The quest for Mars

Part of the Springer Praxis Books book series (PRAXIS)


When the Apollo 17 capsule, America, splashed down in the Pacific Ocean returning its crew safely to Earth, it marked the end of American lunar exploration in the twentieth century. A new era was already underway, a very long era in which man would not venture beyond low-Earth orbit. The first of the new missions included Skylab, America’s first long-duration space station. This was followed by the Apollo-Soyuz Test Project in 1975, the joint United States and Soviet Union mission to rendezvous an Apollo Command and Service Module with a Soyuz spacecraft. However, even as Project Apollo was within one year of achieving its goal of landing a man on the Moon, NASA had initiated a complex and expensive unmanned probe program to Mars. In 1968, NASA directed the Langley Research Center in Hampton, Virginia to begin work on a sophisticated spacecraft that would be launched toward Mars, orbit the planet in search of acceptable landing sites, and then soft-land on the Martian surface. This was Project Viking. The Viking spacecraft would be equipped to take photographs and beam them back to Earth, and the lander would carry instruments to study chemical composition, biology, magnetic properties, meteorology and other scientific functions, as well as take photographs of the surrounding area for relaying back to Earth.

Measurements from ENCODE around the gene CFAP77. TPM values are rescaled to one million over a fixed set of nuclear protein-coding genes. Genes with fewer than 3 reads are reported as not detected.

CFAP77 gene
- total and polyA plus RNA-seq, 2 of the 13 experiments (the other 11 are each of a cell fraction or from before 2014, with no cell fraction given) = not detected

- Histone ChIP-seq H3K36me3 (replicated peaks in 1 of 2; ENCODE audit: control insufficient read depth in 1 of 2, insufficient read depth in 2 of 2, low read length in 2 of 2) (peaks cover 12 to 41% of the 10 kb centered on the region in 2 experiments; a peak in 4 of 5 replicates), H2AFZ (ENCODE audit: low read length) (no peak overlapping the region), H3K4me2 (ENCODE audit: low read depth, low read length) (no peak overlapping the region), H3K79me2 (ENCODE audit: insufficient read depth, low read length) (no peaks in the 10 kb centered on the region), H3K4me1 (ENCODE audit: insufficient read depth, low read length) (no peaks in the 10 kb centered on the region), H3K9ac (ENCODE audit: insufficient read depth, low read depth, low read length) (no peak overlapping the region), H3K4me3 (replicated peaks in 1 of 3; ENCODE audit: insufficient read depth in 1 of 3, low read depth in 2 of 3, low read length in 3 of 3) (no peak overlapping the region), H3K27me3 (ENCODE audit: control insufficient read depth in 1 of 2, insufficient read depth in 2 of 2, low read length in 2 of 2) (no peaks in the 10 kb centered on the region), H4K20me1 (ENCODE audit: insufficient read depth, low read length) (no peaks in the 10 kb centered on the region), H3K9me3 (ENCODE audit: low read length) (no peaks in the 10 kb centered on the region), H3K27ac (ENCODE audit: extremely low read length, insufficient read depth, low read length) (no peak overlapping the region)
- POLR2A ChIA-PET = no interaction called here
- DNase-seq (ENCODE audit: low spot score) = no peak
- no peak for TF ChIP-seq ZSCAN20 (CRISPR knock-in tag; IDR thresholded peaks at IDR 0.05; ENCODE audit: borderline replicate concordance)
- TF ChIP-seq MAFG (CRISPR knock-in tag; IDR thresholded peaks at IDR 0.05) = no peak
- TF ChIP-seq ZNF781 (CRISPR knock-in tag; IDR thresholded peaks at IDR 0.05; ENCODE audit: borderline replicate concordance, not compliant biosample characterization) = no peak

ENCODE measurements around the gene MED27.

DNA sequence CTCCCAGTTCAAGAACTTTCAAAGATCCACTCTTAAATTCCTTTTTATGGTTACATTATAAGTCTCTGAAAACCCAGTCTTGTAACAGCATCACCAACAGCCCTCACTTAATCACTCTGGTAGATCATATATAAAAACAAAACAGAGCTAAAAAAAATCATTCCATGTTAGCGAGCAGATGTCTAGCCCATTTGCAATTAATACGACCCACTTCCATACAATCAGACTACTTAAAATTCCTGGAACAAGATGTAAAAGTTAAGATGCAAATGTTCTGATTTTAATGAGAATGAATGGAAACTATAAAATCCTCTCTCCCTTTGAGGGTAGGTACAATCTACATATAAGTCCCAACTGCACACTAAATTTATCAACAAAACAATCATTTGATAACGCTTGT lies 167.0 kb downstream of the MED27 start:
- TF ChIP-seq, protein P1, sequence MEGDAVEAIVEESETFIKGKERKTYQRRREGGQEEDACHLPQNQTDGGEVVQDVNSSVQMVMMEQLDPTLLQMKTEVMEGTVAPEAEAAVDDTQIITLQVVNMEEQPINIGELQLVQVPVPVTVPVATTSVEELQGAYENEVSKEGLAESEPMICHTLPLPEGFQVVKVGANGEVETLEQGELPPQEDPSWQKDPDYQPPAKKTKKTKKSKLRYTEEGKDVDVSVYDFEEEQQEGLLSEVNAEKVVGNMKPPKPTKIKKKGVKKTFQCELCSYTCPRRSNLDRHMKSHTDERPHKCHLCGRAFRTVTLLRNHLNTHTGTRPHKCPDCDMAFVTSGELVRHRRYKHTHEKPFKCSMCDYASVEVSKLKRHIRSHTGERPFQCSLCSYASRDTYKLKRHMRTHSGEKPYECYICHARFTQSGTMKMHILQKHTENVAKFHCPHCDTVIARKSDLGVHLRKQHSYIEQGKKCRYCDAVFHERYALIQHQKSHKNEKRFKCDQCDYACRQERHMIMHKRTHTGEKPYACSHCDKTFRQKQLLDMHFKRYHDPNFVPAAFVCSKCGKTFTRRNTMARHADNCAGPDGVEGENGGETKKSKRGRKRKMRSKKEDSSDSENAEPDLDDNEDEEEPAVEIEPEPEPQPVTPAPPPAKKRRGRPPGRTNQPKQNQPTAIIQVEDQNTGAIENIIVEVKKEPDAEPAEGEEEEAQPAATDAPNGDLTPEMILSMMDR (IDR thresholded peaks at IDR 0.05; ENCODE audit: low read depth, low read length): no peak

Landing Site Martian Atmosphere Martian Surface Mars Science Laboratory Mars Exploration Rover 
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© Praxis Publishing Ltd. 2007

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